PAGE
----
They say that you can never make the same mistake twice because the second time you make it, it’s not a mistake, it’s a choice. If that’s anything to go by, then it appears the Arsenal hierarchy made their choice a while ago to take a back seat, and allow the club to slowly regress.
Just in the last 18 months alone, the Gunners clear lack of strategy on and off the pitch has led to a catalogue of impulse decisions, in a time where they needed stability and direction.
From questionable deals for ageing players to multiple sackings of backroom staff, it’s fair to say that life as a supporter of the club is somewhat unpredictable, but not always enjoyable. However, amiss the chaos there’s always been one common denominator, and that’s owner Stan Kroenke.
Ever since he became the majority shareholder in April 2011, his relationship with the fans has never been admired, with many sharing the feeling that he’s neglected the club in favour of his other business commitments in America.
Around this time, Arsenal were still meeting his expectations of competing for the top four along with a domestic trophy, however, the fans have always wanted to push on to win the biggest honours in the game. Perhaps that’s where the resentment originated from, as the person in total control has a distinct lack of ambition, which contrasts the true people who represent the club.
Fast forward 10 years and the situation couldn’t look any more dissimilar. Mikel Arteta’s side missed out on European football for the first time in 25 years, after falling to an eighth-place finish for the second consecutive season, and this would have been the case a season prior if it wasn’t for an incredible FA Cup run.
Of course, the circumstances which they find themselves in don’t start and end with the Kroenke’s, as some of the decisions made by high ranking board members have been equally as catastrophic, however, the owners are the ones who have sat back and overseen the disarray beneath them.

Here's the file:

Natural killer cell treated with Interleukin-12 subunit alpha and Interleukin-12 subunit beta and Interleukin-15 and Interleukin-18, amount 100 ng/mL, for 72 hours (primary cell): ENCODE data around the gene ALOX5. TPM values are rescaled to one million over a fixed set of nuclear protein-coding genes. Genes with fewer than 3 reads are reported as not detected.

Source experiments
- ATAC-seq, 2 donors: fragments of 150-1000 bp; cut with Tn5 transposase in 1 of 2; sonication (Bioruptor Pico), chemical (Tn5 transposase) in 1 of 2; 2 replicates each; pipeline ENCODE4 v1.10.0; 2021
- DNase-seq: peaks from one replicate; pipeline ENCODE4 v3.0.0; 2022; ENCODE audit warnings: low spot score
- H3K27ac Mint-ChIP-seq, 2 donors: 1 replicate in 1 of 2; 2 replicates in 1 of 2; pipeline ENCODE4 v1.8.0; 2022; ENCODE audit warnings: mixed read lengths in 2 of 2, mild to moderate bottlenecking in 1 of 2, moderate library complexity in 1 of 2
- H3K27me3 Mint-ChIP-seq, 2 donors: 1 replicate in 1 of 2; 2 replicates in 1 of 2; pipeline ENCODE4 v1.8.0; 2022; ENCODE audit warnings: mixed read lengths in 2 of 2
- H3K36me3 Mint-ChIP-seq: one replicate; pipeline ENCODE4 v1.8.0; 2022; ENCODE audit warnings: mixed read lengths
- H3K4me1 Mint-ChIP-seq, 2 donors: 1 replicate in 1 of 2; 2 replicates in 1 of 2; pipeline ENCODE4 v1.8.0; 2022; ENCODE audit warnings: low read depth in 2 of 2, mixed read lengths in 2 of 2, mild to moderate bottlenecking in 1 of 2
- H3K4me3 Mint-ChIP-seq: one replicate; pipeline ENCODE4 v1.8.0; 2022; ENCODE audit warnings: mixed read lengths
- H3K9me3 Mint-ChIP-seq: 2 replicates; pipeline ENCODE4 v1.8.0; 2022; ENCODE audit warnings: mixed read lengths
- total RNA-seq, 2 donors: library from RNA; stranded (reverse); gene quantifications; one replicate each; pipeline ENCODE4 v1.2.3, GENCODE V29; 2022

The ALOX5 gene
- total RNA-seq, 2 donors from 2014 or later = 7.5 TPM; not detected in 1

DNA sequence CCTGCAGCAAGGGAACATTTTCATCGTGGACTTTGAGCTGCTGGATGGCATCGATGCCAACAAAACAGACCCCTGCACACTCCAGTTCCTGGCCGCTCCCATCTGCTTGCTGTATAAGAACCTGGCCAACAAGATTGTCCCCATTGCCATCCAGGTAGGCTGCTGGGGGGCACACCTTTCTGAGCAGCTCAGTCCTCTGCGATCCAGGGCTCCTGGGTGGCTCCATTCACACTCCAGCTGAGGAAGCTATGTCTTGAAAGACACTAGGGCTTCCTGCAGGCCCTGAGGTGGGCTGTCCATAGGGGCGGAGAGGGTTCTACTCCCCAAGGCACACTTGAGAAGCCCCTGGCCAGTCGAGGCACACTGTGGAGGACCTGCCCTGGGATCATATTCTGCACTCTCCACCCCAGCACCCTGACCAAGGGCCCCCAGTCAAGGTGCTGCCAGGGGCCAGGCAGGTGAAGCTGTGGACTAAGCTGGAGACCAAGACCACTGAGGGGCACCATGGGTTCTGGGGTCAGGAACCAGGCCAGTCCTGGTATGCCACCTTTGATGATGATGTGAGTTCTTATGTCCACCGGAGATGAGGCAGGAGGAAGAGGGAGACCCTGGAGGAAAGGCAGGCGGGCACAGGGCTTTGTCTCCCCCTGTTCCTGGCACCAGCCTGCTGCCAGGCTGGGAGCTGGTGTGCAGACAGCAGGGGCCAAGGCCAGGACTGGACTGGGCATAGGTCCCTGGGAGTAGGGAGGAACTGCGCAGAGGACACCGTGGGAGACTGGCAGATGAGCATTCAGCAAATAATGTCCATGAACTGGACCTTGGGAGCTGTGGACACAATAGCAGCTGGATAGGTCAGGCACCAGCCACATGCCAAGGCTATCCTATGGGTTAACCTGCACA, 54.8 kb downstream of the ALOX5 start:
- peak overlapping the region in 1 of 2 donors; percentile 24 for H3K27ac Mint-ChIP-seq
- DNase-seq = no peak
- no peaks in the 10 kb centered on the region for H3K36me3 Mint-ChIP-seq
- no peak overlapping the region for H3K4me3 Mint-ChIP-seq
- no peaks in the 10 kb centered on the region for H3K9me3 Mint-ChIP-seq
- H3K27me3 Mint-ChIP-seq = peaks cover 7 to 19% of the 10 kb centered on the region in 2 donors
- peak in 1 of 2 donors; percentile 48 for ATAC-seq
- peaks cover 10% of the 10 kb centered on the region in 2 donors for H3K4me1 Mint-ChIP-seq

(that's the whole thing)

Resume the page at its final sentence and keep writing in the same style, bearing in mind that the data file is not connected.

It’s this mentality that has engulfed the club and seeped down from the top all the way onto the pitch, which now means they have the arduous task of rectifying years of gross mismanagement within the next couple of seasons, to avoid falling into mid-table mediocrity.
The difference in vision was epitomised by Kroenke’s decision to join the other top six clubs in England in forming a breakaway European Super League towards the back end of last season. The announcement only confirmed what Arsenal fans already knew, that they currently have an owner only interested in personal financial gain, without having to put a penny back into the club which he represents.
Fortunately, the plans were stunted by the outrage amongst the fans, therefore just a couple of days after the announcement most teams including Arsenal had pulled out.
However, the people who truly care about the club tried to use this situation as a way of forcing the Kroenke’s to sell up, by organising protests at the final few fixtures of the season. Unsurprisingly, it didn’t change the American’s stance, but a potential new buyer happened to express their interest in making an offer.
Spotify co-founder Daniel Ek planned on teaming up with Arsenal legends Thierry Henry, Dennis Bergkamp and Patrick Vieira in a possible takeover, but he saw bids in the region of £1.8 and £2 billion turned down in recent weeks.
With the situation very unlikely to change in the near future, Kroenke, Arteta and his team face a huge task in covering all bases before they kick off their season against Brentford on 13th August, so where would be the best place for them to start?
The first step to any rebuild is clearing out the deadwood. Perhaps for Arsenal, this will prove to be the most taxing aspect of their summer transfer market, as with just over four weeks left they have an abundance of players which need to be cashed in on.
It’s vital for the ambience around the club to move on anyone that isn’t 100% behind the cause and putting in maximum effort in order to achieve the targets set out by the manager. In addition, without any commitments in midweek, their schedule will be a lot less demanding, therefore they can afford to be ruthless when trimming the players deemed surplus to requirements.
In defence, they have a number of players whose futures are far from secure, with the likes of Sead Kolasinac, Pablo Mari and Hector Bellerin all being linked to other clubs. The latter has been a part of the first team for the past eight years, but it’s thought that he would like a new challenge after struggling with injuries in the last couple of years.